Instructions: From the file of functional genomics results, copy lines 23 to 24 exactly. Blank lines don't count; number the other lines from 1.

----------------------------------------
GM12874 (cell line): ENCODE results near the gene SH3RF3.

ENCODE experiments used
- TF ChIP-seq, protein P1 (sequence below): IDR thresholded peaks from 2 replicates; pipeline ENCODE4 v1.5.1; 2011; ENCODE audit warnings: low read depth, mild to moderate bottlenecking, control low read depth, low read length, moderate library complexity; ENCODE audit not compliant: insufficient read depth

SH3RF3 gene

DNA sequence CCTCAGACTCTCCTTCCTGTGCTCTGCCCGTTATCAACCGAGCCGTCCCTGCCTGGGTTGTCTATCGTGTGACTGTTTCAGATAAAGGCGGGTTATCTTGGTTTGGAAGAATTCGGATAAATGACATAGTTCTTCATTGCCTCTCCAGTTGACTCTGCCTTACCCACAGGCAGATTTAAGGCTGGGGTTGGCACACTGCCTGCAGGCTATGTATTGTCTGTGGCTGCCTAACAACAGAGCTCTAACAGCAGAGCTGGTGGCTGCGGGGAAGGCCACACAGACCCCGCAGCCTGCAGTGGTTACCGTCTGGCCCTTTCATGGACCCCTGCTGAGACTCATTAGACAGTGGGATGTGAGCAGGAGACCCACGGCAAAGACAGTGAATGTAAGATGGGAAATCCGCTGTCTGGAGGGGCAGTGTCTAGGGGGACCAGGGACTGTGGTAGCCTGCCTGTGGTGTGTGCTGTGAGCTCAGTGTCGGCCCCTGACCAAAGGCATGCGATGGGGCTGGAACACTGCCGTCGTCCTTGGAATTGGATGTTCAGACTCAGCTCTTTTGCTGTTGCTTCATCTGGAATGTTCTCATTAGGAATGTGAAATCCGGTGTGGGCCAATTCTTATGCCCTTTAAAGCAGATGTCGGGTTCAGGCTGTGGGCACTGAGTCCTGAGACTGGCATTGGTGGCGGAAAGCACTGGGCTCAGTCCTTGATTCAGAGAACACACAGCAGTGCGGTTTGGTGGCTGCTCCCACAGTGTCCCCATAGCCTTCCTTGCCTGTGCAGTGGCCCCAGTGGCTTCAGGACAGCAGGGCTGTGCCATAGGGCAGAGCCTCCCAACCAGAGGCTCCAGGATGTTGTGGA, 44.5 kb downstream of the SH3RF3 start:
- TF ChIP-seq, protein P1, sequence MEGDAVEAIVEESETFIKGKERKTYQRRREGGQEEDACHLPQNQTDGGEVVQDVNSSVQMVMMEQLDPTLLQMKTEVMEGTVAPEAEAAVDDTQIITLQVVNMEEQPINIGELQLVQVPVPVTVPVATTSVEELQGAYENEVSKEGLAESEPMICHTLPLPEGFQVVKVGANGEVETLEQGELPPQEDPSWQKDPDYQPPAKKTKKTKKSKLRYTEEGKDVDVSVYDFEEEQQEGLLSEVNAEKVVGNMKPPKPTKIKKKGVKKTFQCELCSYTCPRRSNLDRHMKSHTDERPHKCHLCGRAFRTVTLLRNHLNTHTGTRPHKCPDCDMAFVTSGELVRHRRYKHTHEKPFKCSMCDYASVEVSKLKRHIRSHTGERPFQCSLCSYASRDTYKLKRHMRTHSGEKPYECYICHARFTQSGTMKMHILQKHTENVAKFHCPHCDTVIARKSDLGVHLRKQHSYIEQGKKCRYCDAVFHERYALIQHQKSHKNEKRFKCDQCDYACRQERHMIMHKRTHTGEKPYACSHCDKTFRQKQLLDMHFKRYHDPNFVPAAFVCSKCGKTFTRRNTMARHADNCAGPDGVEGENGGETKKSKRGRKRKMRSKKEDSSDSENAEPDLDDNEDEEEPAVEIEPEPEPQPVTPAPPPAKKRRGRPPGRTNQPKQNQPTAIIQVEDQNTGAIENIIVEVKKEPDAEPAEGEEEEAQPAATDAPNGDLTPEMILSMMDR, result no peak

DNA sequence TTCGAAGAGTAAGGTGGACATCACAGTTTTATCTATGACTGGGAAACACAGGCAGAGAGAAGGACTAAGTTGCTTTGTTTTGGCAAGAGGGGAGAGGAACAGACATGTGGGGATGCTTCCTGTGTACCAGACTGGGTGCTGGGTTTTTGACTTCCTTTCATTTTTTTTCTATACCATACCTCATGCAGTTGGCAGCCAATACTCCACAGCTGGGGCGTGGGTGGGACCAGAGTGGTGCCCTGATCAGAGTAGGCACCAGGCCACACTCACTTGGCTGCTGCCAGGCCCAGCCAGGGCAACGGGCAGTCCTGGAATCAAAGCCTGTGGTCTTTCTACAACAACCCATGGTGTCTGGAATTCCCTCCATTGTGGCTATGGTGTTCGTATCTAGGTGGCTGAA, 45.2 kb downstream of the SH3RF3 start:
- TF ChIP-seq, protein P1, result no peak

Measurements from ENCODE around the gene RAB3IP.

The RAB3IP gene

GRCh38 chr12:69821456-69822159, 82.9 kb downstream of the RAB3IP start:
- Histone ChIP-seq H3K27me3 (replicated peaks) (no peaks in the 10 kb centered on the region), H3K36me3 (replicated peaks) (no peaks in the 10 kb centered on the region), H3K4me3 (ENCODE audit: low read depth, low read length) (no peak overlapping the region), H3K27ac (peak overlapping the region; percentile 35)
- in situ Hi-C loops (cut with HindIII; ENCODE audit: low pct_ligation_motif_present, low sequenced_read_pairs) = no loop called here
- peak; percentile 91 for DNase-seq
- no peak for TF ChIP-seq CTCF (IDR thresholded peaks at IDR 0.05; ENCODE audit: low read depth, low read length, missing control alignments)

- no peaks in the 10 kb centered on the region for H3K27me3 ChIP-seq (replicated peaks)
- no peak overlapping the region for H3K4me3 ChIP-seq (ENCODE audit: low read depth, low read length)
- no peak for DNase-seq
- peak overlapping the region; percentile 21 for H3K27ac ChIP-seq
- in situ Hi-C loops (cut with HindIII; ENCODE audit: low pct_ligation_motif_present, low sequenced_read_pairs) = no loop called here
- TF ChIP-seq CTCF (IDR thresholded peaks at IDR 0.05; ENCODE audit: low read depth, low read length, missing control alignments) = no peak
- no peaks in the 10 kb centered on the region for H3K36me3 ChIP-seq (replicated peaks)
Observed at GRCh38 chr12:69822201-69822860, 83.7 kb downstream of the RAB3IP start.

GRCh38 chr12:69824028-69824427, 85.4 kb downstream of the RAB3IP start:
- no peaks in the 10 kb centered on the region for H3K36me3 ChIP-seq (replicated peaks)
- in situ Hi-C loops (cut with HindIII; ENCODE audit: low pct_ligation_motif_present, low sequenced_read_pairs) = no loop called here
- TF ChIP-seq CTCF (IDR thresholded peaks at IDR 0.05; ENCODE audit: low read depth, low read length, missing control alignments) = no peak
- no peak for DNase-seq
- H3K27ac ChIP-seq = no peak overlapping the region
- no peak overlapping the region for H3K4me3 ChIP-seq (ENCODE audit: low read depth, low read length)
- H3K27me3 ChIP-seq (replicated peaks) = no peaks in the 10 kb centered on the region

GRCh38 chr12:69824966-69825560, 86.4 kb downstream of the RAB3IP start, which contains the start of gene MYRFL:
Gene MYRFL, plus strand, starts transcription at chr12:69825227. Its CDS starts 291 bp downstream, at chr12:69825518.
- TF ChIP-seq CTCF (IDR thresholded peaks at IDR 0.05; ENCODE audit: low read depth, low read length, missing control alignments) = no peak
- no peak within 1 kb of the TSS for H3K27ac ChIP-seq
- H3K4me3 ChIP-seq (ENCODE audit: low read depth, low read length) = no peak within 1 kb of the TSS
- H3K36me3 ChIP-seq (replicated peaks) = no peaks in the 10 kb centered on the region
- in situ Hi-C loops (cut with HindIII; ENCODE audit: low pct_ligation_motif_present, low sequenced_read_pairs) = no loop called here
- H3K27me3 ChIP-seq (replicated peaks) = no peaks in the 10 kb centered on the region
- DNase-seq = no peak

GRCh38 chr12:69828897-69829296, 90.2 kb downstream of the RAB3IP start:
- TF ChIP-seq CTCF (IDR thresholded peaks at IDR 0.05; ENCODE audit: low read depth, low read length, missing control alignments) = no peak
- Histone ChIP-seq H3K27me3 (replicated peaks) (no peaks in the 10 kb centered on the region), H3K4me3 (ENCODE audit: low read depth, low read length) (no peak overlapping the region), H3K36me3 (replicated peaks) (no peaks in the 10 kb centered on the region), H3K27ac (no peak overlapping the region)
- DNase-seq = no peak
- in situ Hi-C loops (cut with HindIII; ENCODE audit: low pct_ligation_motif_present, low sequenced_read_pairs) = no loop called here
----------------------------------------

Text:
Observed at GRCh38 chr12:69822201-69822860, 83.7 kb downstream of the RAB3IP start.

GRCh38 chr12:69824028-69824427, 85.4 kb downstream of the RAB3IP start: